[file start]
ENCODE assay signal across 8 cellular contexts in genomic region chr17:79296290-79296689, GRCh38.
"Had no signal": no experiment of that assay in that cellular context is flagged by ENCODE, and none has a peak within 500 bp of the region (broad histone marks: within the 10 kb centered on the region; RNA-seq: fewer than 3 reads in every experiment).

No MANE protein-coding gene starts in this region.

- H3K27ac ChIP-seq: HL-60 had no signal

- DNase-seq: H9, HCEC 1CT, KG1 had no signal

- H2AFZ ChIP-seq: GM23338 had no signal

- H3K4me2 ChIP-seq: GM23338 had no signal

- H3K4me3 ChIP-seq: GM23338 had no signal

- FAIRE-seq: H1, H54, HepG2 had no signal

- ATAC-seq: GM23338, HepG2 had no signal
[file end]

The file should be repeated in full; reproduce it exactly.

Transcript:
ENCODE assay signal across 8 cellular contexts in genomic region chr17:79296290-79296689, GRCh38.
"Had no signal": no experiment of that assay in that cellular context is flagged by ENCODE, and none has a peak within 500 bp of the region (broad histone marks: within the 10 kb centered on the region; RNA-seq: fewer than 3 reads in every experiment).

No MANE protein-coding gene starts in this region.

- H3K27ac ChIP-seq: HL-60 had no signal

- DNase-seq: H9, HCEC 1CT, KG1 had no signal

- H2AFZ ChIP-seq: GM23338 had no signal

- H3K4me2 ChIP-seq: GM23338 had no signal

- H3K4me3 ChIP-seq: GM23338 had no signal

- FAIRE-seq: H1, H54, HepG2 had no signal

- ATAC-seq: GM23338, HepG2 had no signal